Of course, the ultimate goal is to win a full-time offer, even if the intern has decided the fit at the company is not favorable or the culture is not ideal. It's ideal to at least have the offer in the pocket when the first days of second year arrive.

Interview Road Map

CFN co-founder Sandoval reviewed CFN's road map to interviewing successfully.  He reminded students they should have a strategy set for the season and asked, "What is your story?" New recruits should know their story, know what they want, and polish the story. "Think about why you want to work (at a financial institution)," he said. " Don't miss any opportunity to discuss who you are."

CFN's road map is based on the MBA interviewee being able to express clearly (a) background, (b) interest, (c) drive, (d) capability, and (e) insight.

Galvan from Nomura said, "There are two different routes to investment banking.  The non-core school route and the core-school route."  Galvan had gone to a non-core school (USC-Marshall), a school not necessarily on the primary recruiting lists at top investment banks when he pursued and eventually earned a job offer at JPMorgan.

"Show active interest and the 'want-to-be-there'," he added.  Coming from a non-core school, "I became the guy from USC that everybody liked.  I don't get the technical interview if I don't show interest."

Karuiki from the venture-capital firm HIG said that the interview process is sometimes summarized by the recruit answering a series of why's:  Why do you want to be a banker? Why do you prefer and enjoy finance? While he was at Dartmouth-Tuck, his strategy was to combine his science background with his interests in finance. (He worked at UBS before eventually joining HIG.)

Ridley-Thomas, a recent USC-Marshall graduate, was able to secure an internship after his first year with the private-equity firm Oaktree Capital.  He said he connected with the right people before the interview process started and he "benefited from referrals," getting to know people who could recommend other people.

Linao, who worked at Amazon during his MBA summer, explained how he pursued working for a start-up when he began to look for full-time opportunities, but ended up in venture capital in the process.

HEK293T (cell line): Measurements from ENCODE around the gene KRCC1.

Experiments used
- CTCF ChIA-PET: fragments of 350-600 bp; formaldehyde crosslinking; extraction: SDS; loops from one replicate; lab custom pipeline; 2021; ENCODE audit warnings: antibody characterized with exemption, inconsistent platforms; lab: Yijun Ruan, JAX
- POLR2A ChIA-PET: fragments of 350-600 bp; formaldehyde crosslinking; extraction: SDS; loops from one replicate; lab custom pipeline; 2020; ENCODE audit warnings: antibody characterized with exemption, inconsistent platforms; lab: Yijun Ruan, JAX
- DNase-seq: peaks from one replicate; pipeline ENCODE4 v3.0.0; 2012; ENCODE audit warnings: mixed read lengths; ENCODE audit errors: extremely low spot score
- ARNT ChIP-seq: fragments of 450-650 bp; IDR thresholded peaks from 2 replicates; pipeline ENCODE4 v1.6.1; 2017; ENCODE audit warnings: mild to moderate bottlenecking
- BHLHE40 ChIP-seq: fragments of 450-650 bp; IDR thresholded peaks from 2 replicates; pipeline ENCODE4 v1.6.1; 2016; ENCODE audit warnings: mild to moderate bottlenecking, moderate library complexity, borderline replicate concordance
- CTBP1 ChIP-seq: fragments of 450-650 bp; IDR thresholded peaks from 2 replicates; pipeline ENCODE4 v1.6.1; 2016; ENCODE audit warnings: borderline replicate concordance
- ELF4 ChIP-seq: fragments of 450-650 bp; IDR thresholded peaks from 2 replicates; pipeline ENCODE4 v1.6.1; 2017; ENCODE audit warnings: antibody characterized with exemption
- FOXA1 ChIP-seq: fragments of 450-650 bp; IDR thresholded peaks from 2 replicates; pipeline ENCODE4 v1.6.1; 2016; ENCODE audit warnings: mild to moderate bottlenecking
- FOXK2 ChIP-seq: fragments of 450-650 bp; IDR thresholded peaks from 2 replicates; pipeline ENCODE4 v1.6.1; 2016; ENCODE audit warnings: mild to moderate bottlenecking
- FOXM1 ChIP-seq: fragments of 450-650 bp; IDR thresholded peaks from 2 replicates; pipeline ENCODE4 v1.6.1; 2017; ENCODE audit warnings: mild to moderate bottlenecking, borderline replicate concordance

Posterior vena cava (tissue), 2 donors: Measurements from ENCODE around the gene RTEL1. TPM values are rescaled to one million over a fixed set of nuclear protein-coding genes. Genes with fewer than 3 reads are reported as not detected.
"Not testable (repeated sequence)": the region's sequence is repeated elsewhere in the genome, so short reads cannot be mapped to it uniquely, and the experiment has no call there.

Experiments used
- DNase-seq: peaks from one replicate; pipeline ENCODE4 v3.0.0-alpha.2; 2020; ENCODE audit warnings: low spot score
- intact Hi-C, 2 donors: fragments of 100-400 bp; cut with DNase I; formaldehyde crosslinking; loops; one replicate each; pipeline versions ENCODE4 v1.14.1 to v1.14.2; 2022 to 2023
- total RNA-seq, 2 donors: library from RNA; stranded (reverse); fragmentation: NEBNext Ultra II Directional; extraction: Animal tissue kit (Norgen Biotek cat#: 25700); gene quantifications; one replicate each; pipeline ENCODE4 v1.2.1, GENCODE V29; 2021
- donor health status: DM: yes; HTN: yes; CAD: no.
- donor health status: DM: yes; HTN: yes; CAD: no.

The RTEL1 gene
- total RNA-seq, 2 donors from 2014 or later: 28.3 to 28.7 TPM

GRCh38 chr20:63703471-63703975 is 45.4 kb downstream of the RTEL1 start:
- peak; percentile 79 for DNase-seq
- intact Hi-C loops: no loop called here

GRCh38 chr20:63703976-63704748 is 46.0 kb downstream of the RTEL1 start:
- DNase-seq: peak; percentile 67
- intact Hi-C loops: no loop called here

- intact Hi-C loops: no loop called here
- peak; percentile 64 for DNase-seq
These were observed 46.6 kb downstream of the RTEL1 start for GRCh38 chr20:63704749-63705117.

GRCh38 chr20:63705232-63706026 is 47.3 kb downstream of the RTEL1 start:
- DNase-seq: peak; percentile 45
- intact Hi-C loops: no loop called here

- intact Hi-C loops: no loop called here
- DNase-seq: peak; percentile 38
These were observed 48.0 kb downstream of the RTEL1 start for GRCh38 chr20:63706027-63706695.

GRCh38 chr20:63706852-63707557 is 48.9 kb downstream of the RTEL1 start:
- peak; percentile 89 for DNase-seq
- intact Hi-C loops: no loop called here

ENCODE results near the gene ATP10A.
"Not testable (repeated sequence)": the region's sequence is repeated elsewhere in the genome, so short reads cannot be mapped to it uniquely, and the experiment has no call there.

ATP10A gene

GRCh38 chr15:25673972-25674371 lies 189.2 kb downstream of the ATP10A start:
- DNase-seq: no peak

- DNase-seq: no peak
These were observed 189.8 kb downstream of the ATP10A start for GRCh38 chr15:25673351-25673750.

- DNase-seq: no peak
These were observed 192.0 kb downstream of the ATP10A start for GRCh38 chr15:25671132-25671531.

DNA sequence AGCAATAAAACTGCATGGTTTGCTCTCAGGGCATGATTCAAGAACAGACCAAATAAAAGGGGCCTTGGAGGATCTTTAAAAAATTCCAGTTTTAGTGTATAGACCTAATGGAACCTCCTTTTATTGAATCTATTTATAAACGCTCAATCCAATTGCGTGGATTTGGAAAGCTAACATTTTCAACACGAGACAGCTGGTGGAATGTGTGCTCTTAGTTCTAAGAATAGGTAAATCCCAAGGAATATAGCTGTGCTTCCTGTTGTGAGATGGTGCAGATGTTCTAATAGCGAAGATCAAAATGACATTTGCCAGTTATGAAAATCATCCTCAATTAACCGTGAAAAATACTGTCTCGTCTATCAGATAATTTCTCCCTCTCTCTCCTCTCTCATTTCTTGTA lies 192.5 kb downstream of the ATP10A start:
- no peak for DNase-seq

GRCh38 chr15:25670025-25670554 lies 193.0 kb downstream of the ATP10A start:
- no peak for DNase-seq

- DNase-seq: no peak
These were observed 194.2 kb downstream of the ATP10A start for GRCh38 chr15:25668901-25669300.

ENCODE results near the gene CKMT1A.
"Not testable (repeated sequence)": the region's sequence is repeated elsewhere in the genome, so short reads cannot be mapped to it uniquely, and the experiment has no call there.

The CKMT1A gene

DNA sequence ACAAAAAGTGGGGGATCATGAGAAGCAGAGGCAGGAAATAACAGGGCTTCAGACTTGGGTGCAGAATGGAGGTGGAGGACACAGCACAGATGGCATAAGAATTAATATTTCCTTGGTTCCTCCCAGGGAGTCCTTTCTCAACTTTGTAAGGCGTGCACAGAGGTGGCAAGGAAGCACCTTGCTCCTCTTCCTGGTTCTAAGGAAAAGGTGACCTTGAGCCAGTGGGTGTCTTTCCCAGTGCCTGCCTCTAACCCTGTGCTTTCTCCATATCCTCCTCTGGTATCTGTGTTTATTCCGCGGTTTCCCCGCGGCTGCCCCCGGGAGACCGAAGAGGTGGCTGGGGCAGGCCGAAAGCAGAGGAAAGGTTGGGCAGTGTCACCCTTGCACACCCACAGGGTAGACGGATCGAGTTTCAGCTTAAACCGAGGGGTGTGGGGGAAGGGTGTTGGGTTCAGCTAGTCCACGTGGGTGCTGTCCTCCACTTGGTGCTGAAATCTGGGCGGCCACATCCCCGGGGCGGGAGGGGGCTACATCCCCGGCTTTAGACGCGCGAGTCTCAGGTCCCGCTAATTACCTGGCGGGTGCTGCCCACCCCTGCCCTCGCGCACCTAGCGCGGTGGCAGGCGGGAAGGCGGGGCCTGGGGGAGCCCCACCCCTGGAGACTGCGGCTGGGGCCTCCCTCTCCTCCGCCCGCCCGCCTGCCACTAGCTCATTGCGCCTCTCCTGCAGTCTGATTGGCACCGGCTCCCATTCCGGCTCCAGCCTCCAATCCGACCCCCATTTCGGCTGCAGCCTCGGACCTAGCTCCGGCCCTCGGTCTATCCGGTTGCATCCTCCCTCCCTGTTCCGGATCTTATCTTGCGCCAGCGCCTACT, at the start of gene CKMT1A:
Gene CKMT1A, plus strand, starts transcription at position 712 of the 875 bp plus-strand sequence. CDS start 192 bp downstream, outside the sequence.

Pitts, while at Virginia-Darden, was able to gain offers from firms like Lehman Brothers (before its demise) and Goldman Sachs, where he worked after graduation before founding his own private-wealth firm. "Do what is genuine to you," he advised MBA students.  "Don't get easily distracted from your own goals. Be true to yourself."

Mentors matter a lot, panelists said.  "Seek out the most senior people you can," Pitts added. In school, "you have to be at all the corporate social events."

Torres advised students, "During the interview process, focus not just on the 'what,' but also on the 'how,' too."  Interviewers, he said, will want to know whether MBA graduates know how markets, finance, products and companies work or how to get a job or task done.

Galvan said, "The (recruiting) process starts really early, so be prepared."

Linao, an associate in venture capital, said, "A lot of it (the process, getting an offer) is being lucky. You'll want to force serendipity."

Pitts, the entrepreneur, encouraged graduates to consider the daring route he took after a few years at Goldman.  He started his own firm that offers wealth-management solutions.  "People think being an entrepreneur is this mystical thing," he said. "I think it's about just doing it. Motivation, relationships, and just do do it. The actual risk is less than the perceived risk."

Ridley-Thomas said, "Get focused as quickly as possible. Be relentless."

Focus on Venture Capital

Sandoval led a special discussion on venture capital, explaining major principles of how a VC firm is organized, how it raises funds, how it invests in companies, and what goals it has in the short- and long-term.

For the benefit of MBA finance students, Karuiki explained the primary difference between venture capital and investment banking.  Investment bankers have a transactional approach. Bankers work from deal to deal and seek to close them as quickly as possible. Venture capitalists, he demonstrated, have a long-term approach with clients (4-5 years typically).  They have a sustained, high level of involvement and get involved closely with people issues and senior-management hiring.

Torres, who has spent over two decades years leading Eli Lilly's venture-capital unit, said venture capitalists spend enormous amounts of time immersed in the operations of the companies they invest in.  There is a different pace and timeline when considering a deal, investing in a deal and monitoring it.  Unlike investment banking, where deals are birthed and consummated in short order, in venture capital, Torres said, "It may take three months just to decide whether to work on a deal and six months to complete a deal.  It may take four, five, six years before we exit."

In venture capital, there are winners and loses, home runs and duds, whopping gains and occasionally embarrassing losses.  "You've got to have perspective," Torres said. Venture-capital firms look at countless possible investment opportunities before they invest. "You're looking for reasons to say no. We look at 100, 150 deals for every one we do."

He summed up, "In venture capital, we're looking for the jockey, the horse, and a large unmet need." Strong management, efficient operations, and an interesting, novel product.

Tracy Williams

See also:

CFN:  Recruiting Webinar, 2013
CFN:  Recruiting Webinar, 2012
CFN:  Recruiting Webinar, 2011
CFN:  MBA Job-Hunting:  No Need to Panic Yet, 2012
CFN:  MBAs:  Second-Year Dilemma, 2010
CFN:  Opportunities, 2015
CFN:  The Finance Resume' and Recruiters, 2014
CFN:  Summertime, Summer Internships, 2010